Climate Imaginaries: Feminist and Queer Perspectives on Thinking Climate Change
The course “Climate Imaginaries: Feminist and Queer Perspectives on Thinking Climate Change” offers an interdisciplinary investigation of how we imagine climate change in contemporary times.
The course was held 17-19 August 2015
Scott Bremer (environmental governance/philosophy of science), Kari Jegerstedt (comparative literature/gender studies), Donna McCormack (medical humanities/post-colonial studies), Mohammad Salehin (sociology/climate change) and Mathew Stiller-Reeve (climate science/meteorology)
The course “Climate Imaginaries: Feminist and Queer Perspectives on Thinking Climate Change” offers an interdisciplinary investigation of how we imagine climate change in contemporary times. Climate change is increasingly recognized as a global crisis, and many scientific studies back up this claim. Yet how climate change is understood and imagined differs immensely, not only between scientists, but also in everyday practices, public debates, media, art, film and literature, activist organizations, political discourse, NGO communications and advertising. These diverse imaginaries form our epistemologies of climate change, and thereby open for particular political and moral dilemmas, agencies, strategies and resistances.
This interdisciplinary course brings together scholars from the natural sciences, the social sciences and the humanities to explore the ways in which these epistemologies, dilemmas, agencies, strategies and resistances are gendered. Core concepts and epistemological traditions to be discussed include the nature/culture split, the anthropocene, planetarity, (post-)apocalyptic narratives and images, pre and post-disaster gendered strategies on the ground, environmental justice, dominant climate science discourse, and the climate science/policy interface. By examining these ideas through the lens of feminist and queer theories and methodologies, the course addresses how embodiment, difference, imagination and environment intersect with discussions on climate change. This course will critically examine the complex ways in which climate change affects gender and social relations, thereby exploring how existing policy narratives and adaptation programmes may be better informed by feminist and queer perspectives. More specifically, the course critically engages with the intersection between scientific imaginaries and wider social concerns, with a particular emphasis on the dissemination of scientific data to the public, activist work, practices in post-disaster areas, and literature and film. While critically examining dominant environmental imaginaries of crisis and potentiality, we also hope to explore what other imaginaries are absent, hidden or emerging.
The questions that we will explore throughout the workshop are:
- How is climate change imagined?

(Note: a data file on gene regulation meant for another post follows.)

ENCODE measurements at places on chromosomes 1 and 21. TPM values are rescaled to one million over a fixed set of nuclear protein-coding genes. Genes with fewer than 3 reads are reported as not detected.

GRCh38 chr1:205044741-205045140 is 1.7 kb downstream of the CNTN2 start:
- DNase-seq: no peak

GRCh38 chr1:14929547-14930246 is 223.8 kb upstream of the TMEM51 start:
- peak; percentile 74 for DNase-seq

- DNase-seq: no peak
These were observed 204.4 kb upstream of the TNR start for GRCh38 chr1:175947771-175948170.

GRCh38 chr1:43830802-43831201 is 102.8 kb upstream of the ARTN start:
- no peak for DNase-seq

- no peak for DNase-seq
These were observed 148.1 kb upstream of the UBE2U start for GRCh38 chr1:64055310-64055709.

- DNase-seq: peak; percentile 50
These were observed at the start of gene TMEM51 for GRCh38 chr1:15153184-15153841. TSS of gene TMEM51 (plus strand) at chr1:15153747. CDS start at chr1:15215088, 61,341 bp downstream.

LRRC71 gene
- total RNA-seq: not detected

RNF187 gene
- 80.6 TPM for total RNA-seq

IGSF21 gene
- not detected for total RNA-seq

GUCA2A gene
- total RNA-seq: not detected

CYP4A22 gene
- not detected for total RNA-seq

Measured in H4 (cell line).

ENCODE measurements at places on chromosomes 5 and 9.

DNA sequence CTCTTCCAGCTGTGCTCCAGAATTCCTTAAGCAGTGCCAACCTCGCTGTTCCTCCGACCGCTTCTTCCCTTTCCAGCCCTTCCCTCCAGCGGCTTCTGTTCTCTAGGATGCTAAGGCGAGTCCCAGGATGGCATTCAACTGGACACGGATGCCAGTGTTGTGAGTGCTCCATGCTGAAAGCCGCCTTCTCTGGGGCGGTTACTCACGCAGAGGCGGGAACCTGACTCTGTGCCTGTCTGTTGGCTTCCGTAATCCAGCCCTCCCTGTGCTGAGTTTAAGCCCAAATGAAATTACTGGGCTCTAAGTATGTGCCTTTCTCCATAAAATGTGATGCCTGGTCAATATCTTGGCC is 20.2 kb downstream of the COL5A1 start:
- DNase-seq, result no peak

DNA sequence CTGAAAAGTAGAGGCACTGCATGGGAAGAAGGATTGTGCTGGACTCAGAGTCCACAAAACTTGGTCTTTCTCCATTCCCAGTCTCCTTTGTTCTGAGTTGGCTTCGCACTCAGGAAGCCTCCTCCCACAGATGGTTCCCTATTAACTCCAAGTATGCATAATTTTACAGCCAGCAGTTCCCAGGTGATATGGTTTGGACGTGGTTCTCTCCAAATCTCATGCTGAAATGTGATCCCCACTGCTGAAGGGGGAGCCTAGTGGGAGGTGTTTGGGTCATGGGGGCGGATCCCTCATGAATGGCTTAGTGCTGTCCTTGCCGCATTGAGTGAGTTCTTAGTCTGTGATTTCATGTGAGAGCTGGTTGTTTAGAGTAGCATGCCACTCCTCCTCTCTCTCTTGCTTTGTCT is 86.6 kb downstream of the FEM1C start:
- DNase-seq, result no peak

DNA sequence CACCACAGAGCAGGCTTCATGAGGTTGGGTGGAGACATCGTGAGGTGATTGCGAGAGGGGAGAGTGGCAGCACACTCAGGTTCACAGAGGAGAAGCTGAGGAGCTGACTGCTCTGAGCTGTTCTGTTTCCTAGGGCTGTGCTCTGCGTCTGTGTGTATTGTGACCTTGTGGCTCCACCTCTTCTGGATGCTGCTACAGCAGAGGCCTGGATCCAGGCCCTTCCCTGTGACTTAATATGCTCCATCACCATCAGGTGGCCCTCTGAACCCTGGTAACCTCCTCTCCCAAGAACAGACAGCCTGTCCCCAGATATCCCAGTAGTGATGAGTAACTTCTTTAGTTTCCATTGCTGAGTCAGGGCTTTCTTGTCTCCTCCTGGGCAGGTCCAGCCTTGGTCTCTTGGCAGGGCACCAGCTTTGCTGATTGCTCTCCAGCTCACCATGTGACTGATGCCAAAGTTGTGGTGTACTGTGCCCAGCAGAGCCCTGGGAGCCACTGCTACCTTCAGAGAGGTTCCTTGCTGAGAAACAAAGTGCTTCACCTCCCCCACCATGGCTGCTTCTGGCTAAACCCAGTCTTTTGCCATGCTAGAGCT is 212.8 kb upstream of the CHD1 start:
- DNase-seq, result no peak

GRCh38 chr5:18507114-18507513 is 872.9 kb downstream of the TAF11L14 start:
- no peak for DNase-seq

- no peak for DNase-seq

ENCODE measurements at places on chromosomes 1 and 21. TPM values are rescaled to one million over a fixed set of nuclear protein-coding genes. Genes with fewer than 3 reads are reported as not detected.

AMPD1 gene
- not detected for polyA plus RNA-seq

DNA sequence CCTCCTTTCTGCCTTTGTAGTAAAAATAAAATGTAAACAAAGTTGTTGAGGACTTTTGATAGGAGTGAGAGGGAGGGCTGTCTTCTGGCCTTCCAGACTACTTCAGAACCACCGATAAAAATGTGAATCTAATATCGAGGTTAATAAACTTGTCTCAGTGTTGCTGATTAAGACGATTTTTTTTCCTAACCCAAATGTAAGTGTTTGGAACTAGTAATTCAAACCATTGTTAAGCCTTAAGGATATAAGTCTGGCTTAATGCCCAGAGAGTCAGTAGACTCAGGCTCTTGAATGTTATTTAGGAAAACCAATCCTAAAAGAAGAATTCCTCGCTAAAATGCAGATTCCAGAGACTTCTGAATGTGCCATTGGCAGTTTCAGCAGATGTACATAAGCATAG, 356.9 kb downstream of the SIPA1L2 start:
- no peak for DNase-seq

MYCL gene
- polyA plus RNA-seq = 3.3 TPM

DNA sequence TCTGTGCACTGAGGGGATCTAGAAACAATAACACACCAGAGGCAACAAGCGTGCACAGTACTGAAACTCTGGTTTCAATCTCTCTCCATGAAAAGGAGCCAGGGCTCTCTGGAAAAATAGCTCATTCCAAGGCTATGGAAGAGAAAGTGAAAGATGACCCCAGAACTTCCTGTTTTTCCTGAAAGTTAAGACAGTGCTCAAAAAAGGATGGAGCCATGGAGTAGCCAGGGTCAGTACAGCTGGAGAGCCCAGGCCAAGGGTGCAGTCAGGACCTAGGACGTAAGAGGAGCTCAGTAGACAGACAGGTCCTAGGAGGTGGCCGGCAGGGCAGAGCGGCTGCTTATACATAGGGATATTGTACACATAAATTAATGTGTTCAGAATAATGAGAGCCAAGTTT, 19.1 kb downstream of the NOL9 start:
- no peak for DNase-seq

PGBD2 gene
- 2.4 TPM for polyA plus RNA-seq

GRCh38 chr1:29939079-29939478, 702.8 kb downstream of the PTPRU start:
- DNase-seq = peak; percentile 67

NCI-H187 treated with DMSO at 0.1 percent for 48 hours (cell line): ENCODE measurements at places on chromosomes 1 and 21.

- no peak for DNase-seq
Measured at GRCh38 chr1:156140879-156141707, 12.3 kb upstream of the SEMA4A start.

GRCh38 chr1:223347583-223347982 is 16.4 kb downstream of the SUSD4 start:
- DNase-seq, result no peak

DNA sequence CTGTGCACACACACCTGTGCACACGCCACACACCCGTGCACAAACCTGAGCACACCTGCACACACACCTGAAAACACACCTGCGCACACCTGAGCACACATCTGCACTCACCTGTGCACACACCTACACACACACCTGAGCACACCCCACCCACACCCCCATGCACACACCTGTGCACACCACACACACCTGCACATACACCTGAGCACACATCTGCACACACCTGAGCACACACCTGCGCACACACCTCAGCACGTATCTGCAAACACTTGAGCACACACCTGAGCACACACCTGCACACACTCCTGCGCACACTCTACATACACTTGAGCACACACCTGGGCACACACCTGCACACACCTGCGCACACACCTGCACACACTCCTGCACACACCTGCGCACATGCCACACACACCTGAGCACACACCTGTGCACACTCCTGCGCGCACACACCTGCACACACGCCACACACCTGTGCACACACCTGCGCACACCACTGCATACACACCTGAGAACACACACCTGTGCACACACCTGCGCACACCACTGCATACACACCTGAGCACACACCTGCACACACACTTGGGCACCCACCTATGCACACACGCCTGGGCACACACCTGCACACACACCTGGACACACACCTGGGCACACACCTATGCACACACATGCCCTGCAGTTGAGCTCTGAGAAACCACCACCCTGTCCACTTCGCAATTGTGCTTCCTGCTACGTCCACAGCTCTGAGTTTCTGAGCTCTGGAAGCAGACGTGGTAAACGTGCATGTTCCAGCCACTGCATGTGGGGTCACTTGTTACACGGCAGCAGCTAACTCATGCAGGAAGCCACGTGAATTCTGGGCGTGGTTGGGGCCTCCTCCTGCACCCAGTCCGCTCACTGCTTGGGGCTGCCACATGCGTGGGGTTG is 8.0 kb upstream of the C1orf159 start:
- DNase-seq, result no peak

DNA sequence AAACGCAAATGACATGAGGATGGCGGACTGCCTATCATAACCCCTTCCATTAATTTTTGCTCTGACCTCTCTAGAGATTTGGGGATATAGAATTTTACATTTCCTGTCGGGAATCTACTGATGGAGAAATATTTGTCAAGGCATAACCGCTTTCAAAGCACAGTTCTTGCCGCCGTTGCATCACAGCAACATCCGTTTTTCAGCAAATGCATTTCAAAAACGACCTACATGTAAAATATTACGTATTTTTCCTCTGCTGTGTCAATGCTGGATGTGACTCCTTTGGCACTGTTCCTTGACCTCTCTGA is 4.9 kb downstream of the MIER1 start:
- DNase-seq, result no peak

- What does it mean to think about climate change from feminist and queer perspectives?
- What are the ethical and political challenges that climate change and climate imaginaries raise?
- What other critical scientific perspectives should we bring to climate change, and why?
The course may be of interest to anyone working on climate-related research, whether in the natural sciences, the social sciences or the humanities. Importantly, participants should be interested in critically engaging with dominant climate imaginaries that are becoming influential in our contemporary institutions and in exploring these ideas through feminist and queer perspectives and methodologies. The course is open for advanced MA-students, researchers and postdoctoral fellows, as well as PhD-candidates.
Active participation in this workshop entails reading the literature (to be distributed prior to the course) from the point of view of the workshop questions and the researcher’s own research. 3 ects will be given for active participation and a short presentation – made in relation to one’s own research project, to select workshop literature, and to the workshop questions – and an additional 2 ects will be given for an essay submitted to the tutors no later than three months after the final day of the course. The essay should be around 10 pages (evaluated pass/fail).
Priscilla Wald is a Professor of English and Women's Studies at Duke University. She teaches and works on U.S. literature and culture, contemporary narratives of science and medicine, science fiction literature and film, and environmental studies.
Margaret Alston is Head of Department of Social Work and theDirector of the Gender, Leadership and Social Sustainability (GLASS)research unit at Monash University, Melbourne, Australia. Her recentpublications include 'Women and Climate Change in Bangladesh'(Routledge,2015) and 'Research, Action and Policy: Addressing the Gendered ImpactsofClimate Change' (edited with Kerri Whittenbury) (Springer 2013).